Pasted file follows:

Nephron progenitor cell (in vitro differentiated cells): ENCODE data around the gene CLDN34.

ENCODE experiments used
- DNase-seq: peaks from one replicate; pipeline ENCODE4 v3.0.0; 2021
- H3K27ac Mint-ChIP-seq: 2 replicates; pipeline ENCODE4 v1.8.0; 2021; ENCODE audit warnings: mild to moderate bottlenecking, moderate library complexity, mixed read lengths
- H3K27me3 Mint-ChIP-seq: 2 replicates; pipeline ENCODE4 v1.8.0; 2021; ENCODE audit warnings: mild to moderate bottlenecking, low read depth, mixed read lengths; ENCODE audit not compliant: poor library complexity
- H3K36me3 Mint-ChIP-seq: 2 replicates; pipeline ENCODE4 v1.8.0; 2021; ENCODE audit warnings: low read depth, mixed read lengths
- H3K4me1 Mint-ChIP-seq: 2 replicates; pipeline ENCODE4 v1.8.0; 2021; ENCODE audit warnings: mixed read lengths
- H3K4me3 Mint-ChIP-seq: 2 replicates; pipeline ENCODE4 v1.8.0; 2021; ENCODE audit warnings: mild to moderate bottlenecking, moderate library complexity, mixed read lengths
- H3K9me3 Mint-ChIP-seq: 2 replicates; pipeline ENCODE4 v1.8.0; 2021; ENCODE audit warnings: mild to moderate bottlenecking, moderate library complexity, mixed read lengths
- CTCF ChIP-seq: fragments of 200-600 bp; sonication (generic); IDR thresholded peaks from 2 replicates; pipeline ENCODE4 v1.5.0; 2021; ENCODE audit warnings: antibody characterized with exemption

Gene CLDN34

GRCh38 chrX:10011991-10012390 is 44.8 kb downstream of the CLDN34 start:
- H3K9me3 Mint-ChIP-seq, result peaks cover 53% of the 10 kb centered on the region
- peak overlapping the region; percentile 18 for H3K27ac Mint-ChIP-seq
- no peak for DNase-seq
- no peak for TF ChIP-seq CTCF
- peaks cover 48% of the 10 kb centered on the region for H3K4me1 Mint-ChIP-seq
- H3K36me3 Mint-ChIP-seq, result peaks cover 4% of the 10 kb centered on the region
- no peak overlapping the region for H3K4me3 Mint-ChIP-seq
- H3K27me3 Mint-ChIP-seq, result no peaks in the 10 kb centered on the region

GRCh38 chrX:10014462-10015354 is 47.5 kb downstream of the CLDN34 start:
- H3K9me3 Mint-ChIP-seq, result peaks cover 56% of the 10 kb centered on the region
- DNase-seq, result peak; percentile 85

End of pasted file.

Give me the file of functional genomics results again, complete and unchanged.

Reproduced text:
Nephron progenitor cell (in vitro differentiated cells): ENCODE data around the gene CLDN34.

ENCODE experiments used
- DNase-seq: peaks from one replicate; pipeline ENCODE4 v3.0.0; 2021
- H3K27ac Mint-ChIP-seq: 2 replicates; pipeline ENCODE4 v1.8.0; 2021; ENCODE audit warnings: mild to moderate bottlenecking, moderate library complexity, mixed read lengths
- H3K27me3 Mint-ChIP-seq: 2 replicates; pipeline ENCODE4 v1.8.0; 2021; ENCODE audit warnings: mild to moderate bottlenecking, low read depth, mixed read lengths; ENCODE audit not compliant: poor library complexity
- H3K36me3 Mint-ChIP-seq: 2 replicates; pipeline ENCODE4 v1.8.0; 2021; ENCODE audit warnings: low read depth, mixed read lengths
- H3K4me1 Mint-ChIP-seq: 2 replicates; pipeline ENCODE4 v1.8.0; 2021; ENCODE audit warnings: mixed read lengths
- H3K4me3 Mint-ChIP-seq: 2 replicates; pipeline ENCODE4 v1.8.0; 2021; ENCODE audit warnings: mild to moderate bottlenecking, moderate library complexity, mixed read lengths
- H3K9me3 Mint-ChIP-seq: 2 replicates; pipeline ENCODE4 v1.8.0; 2021; ENCODE audit warnings: mild to moderate bottlenecking, moderate library complexity, mixed read lengths
- CTCF ChIP-seq: fragments of 200-600 bp; sonication (generic); IDR thresholded peaks from 2 replicates; pipeline ENCODE4 v1.5.0; 2021; ENCODE audit warnings: antibody characterized with exemption

Gene CLDN34

GRCh38 chrX:10011991-10012390 is 44.8 kb downstream of the CLDN34 start:
- H3K9me3 Mint-ChIP-seq, result peaks cover 53% of the 10 kb centered on the region
- peak overlapping the region; percentile 18 for H3K27ac Mint-ChIP-seq
- no peak for DNase-seq
- no peak for TF ChIP-seq CTCF
- peaks cover 48% of the 10 kb centered on the region for H3K4me1 Mint-ChIP-seq
- H3K36me3 Mint-ChIP-seq, result peaks cover 4% of the 10 kb centered on the region
- no peak overlapping the region for H3K4me3 Mint-ChIP-seq
- H3K27me3 Mint-ChIP-seq, result no peaks in the 10 kb centered on the region

GRCh38 chrX:10014462-10015354 is 47.5 kb downstream of the CLDN34 start:
- H3K9me3 Mint-ChIP-seq, result peaks cover 56% of the 10 kb centered on the region
- DNase-seq, result peak; percentile 85